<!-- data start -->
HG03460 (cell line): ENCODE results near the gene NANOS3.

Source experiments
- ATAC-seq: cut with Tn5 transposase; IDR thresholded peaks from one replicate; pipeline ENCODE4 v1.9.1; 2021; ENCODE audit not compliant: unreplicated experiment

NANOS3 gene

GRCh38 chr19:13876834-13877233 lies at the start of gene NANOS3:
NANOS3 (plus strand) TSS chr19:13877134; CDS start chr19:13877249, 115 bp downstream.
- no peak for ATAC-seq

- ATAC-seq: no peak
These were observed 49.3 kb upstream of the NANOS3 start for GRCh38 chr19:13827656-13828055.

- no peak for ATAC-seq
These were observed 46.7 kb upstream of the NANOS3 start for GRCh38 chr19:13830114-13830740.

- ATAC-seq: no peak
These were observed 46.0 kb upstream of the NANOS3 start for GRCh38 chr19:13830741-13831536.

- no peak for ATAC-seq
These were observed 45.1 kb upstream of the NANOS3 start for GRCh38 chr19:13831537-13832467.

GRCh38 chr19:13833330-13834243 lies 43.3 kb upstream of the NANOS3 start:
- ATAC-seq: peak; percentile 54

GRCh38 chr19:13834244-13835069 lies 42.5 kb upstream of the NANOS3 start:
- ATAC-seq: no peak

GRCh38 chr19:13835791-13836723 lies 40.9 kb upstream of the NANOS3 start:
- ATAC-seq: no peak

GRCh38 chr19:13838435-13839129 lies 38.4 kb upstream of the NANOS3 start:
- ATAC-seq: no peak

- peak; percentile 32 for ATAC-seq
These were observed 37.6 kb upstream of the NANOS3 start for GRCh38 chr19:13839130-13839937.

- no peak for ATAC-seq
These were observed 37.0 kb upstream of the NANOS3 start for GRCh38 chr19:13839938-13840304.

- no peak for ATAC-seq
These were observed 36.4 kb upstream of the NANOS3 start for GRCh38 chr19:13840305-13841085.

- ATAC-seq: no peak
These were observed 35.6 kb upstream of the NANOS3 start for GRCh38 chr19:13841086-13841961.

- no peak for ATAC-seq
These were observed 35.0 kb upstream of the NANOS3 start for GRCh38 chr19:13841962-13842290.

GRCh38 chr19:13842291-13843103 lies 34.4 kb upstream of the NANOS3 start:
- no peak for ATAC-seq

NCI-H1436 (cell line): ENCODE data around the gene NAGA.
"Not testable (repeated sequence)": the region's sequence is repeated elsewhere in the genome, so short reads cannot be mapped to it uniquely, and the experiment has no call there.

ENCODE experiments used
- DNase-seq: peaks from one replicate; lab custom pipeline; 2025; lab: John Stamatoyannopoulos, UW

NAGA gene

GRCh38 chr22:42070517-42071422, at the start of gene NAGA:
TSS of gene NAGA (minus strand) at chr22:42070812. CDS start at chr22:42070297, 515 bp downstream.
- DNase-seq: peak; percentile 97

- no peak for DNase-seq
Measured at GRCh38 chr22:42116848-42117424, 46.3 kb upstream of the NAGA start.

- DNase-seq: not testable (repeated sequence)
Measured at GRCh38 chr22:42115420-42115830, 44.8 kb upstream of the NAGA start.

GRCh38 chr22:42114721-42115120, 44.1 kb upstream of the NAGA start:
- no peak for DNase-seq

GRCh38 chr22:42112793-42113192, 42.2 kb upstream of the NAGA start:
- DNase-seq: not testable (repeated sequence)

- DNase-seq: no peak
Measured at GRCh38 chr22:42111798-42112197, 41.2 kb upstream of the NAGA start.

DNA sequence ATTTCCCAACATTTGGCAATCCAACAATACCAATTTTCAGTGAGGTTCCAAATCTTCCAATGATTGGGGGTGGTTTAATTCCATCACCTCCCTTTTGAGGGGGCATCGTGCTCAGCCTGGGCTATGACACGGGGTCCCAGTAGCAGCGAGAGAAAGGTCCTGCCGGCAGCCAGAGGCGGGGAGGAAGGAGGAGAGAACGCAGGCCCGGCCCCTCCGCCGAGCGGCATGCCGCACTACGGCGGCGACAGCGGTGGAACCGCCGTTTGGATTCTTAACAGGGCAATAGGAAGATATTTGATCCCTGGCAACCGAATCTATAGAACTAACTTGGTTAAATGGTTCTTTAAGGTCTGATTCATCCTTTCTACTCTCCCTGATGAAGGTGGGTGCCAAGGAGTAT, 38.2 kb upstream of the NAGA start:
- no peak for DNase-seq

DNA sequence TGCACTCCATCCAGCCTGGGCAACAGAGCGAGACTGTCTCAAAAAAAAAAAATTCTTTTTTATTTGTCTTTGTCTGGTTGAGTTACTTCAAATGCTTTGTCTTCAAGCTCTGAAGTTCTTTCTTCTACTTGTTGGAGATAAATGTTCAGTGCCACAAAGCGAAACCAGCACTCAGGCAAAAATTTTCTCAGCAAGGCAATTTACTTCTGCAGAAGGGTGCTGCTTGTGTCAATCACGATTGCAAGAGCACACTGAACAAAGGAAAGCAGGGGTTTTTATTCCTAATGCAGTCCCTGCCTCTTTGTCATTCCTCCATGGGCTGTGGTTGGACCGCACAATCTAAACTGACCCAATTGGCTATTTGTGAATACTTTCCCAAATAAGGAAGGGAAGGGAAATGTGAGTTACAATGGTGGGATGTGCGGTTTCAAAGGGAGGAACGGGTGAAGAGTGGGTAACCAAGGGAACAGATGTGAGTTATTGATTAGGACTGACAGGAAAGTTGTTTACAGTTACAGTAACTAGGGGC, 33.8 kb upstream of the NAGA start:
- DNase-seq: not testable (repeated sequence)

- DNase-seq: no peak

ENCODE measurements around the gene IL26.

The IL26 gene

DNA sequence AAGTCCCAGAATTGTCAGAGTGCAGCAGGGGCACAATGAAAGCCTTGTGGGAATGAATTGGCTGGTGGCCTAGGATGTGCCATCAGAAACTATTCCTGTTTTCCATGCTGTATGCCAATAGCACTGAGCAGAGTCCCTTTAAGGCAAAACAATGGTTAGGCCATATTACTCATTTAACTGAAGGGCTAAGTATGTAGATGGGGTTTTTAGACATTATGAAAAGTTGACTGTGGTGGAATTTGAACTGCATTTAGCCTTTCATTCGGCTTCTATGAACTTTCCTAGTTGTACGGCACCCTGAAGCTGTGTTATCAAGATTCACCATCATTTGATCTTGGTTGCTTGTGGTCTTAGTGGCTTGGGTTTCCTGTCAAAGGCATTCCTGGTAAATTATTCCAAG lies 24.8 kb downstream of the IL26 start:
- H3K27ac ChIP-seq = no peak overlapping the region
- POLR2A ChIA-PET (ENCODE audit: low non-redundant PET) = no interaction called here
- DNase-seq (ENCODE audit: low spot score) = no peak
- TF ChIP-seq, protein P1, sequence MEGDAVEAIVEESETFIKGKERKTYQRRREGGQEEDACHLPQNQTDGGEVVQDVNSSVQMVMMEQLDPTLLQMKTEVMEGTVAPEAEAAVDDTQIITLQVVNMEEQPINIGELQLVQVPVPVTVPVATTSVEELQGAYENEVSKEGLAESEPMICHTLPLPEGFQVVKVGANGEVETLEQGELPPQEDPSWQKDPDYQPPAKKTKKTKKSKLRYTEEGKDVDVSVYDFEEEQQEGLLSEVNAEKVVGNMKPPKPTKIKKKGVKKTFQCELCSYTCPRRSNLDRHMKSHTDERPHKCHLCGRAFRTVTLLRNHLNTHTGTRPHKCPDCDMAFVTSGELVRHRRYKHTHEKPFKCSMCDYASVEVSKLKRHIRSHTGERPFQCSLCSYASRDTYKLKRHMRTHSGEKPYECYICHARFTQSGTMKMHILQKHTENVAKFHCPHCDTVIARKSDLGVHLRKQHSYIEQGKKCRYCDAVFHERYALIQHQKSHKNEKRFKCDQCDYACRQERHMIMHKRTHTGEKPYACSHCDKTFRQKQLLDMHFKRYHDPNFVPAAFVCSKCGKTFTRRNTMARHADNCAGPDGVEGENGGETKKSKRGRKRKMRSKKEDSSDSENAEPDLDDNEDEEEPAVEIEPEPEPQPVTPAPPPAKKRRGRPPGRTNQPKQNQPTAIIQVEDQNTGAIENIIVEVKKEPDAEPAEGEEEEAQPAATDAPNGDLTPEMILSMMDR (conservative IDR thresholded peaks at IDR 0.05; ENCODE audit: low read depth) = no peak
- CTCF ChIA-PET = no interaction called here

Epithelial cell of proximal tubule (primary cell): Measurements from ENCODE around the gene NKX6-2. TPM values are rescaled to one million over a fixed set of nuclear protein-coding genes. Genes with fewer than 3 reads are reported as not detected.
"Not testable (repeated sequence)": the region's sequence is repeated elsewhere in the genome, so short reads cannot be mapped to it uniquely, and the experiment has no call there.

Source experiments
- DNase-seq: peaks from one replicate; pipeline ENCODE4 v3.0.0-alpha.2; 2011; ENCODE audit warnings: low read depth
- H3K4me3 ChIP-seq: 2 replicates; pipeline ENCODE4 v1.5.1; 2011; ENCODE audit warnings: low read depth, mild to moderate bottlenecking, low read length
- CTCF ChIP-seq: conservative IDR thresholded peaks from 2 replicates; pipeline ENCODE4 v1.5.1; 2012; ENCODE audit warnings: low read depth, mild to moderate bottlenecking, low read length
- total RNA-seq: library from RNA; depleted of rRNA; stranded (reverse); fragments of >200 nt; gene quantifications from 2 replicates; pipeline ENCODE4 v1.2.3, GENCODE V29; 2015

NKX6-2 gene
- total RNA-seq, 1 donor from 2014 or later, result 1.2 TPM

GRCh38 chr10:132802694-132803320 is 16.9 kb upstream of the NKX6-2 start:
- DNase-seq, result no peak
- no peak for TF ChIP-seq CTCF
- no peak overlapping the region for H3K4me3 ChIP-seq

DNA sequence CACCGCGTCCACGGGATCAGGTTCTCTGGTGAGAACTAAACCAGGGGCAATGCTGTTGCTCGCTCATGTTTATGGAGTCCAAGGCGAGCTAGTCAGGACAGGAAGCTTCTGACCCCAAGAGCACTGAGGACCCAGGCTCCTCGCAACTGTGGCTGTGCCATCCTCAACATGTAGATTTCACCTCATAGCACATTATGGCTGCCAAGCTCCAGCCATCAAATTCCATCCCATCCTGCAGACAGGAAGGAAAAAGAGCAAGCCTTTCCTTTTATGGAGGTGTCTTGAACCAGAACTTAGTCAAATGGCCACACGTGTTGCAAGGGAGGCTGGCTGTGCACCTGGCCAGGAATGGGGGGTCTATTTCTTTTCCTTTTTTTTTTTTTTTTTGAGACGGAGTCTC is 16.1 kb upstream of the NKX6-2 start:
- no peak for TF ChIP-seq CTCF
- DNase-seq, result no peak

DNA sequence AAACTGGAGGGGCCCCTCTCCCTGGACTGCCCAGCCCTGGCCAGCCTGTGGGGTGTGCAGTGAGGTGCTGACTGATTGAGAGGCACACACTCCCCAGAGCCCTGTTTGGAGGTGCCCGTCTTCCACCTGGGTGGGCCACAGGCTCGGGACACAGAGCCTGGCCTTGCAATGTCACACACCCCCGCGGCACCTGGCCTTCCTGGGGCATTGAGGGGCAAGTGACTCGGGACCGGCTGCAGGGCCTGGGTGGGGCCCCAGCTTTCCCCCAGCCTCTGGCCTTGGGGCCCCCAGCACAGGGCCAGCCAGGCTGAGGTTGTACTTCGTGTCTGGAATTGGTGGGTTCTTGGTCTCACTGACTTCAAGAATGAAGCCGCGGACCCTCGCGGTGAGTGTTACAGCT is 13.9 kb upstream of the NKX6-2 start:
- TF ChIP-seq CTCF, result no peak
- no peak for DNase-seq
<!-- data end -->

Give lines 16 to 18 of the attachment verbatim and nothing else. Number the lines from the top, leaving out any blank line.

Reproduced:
GRCh38 chr19:13833330-13834243 lies 43.3 kb upstream of the NANOS3 start:
- ATAC-seq: peak; percentile 54

GRCh38 chr19:13834244-13835069 lies 42.5 kb upstream of the NANOS3 start: